As every marketer should be well aware, the new EU General Data Protection Regulation will be in force from 25 May – just over three months from now.
Marketers have had plenty of warnings about the penalties for breaching GDPR, and plenty of optimistic reassurances about the opportunity for improving customer relationships. But what are the most important things they actually have to do to ensure their use of personally identifiable information is within the law?
Marketing Week asked two experts in the field for their views on what marketers should be prioritising right now, to stand the best chance of being compliant by the deadline. This guide doesn’t constitute legal advice, but is intended to be the most useful and practical summary of responsibilities that marketers will get before the transformational new regime comes into force.
Many – hopefully most – marketers will have started taking these steps already. If not, this is the time to do so.
1. Have you done a data audit?
“The first thing that we would recommend would be to examine your data flows,” says John Mitchison, director of policy and compliance at the DMA. “This kind of data audit is often a bit of an eye-opener to organisations because there are always third parties, legacy systems or bits of data whizzing around that not everybody knows about.”
This is also key for Steffan Aquarone, trainer at Marketing Week’s sister brand Econsultancy, who is running online training sessions in February and Marchexplaining the fundamentals of the new law.
He says: “I would look at all those different touchpoints where you are gathering personally identifiable information and map them out in a flow diagram. Even IP addresses are identifiable data, so it’s basically anywhere a customer is identifiable to you.”
Once this map is drawn out, brands need to decide which data processing activities they intend to carry out, and which legal basis they will use to justify them. For most marketing, there are two relevant legal bases specified by GDPR – consent and legitimate interests – and whichever you choose, you need to document and be able to justify your reasons for processing data on a customer-by-customer basis.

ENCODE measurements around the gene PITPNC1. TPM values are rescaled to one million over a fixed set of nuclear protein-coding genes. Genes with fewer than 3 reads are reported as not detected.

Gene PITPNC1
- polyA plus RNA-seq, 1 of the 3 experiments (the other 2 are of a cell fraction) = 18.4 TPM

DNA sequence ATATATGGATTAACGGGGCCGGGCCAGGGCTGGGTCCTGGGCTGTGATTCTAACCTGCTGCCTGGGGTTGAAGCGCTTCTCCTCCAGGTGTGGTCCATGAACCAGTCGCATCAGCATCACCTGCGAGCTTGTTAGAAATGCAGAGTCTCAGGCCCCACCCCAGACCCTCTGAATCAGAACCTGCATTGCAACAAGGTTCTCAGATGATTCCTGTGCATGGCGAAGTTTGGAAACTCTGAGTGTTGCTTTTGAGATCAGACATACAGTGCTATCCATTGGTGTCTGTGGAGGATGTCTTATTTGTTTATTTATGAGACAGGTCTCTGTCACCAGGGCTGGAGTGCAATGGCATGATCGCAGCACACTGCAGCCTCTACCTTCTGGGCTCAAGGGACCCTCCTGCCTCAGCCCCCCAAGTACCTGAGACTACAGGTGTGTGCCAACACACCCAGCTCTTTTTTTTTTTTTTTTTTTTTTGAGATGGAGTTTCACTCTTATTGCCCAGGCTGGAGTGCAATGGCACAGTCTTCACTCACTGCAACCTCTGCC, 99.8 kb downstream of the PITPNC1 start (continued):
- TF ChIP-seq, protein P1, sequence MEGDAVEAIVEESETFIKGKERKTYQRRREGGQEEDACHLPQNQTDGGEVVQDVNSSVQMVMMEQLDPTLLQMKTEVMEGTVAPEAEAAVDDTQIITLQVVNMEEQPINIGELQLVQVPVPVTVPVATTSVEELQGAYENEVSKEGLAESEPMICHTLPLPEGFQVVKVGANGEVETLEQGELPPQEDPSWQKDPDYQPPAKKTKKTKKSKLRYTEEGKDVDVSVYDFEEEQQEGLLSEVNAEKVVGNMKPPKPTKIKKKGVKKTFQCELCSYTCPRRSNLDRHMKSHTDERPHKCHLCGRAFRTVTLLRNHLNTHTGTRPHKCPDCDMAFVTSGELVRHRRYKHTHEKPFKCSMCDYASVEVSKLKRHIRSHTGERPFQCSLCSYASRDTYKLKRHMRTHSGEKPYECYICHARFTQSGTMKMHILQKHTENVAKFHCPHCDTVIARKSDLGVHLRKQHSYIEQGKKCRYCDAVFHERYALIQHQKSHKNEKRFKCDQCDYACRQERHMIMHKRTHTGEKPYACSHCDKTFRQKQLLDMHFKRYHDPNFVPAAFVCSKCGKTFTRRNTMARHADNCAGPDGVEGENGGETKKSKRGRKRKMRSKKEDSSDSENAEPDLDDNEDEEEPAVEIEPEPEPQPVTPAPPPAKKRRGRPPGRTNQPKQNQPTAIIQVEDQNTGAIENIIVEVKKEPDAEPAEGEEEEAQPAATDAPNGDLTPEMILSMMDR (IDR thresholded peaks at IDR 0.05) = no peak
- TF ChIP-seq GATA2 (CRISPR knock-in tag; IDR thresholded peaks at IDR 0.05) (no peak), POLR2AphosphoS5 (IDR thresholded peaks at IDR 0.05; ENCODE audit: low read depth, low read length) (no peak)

The decision of which legal basis to use is fundamental. Once you have made it, it is highly unlikely it can be changed, and Mitchison even suggests that “if you have been using consent up until now, you are going to have to continue going down that route”.
2. Is consent the right course?
“Everyone thinks about GDPR as being about consent and processing,” says Aquarone, but in his opinion there are two priorities in this area, should you choose it as your basis for using consumers’ data. “The specific places you should be thinking about are the consent on your website upon loading and the consent on any forms, including those that people fill in in the real world.”
Ensuring these are compliant now – in advance of GDPR coming into force – will mean any new user data acquired in the next three months should be compliant with the regulation.
GDPR requires that the consent given for data processing – including for marketing purposes – be “freely given, specific, informed and unambiguous”. This means many brands will have to be more detailed in their explanations of what they plan to do with personal data, and that consent must be signalled by a clear, affirmative action rather than simply not opting out.
According to Mitchison: “If your consent is of a good quality and a high standard – if what you have been collecting over time fulfils the requirements of GDPR – then that’s fine. You can pretty much continue doing what you are doing. If it doesn’t, you may have to go through a refresh process to bring that data up to the right standard.”
However, Aquarone believes there is no need to contact everyone in a database and request new consent. “I would not bother doing reconsenting at all – of anything, anywhere. I would bin a certain category of data that you know is a bit iffy,” he says, referring particularly to third-party lists of unknown origin.
Beyond that, if your recent data is compliant, you can then take a view on whether previously collected data has adequate permissions attached. If not, there could be value and justification in recontacting older customers to ask if they are willing for their data still to be used.
3. What are your ‘legitimate interests’?
Consent may not always be the best legal basis for data processing; indeed Mitchison goes so far as to say “legitimate interests should be your first choice, and only if you decide you can’t really use legitimate interests should you move to consent”. Essentially, this is a business’s right to carry out commercial activities such as direct marketing.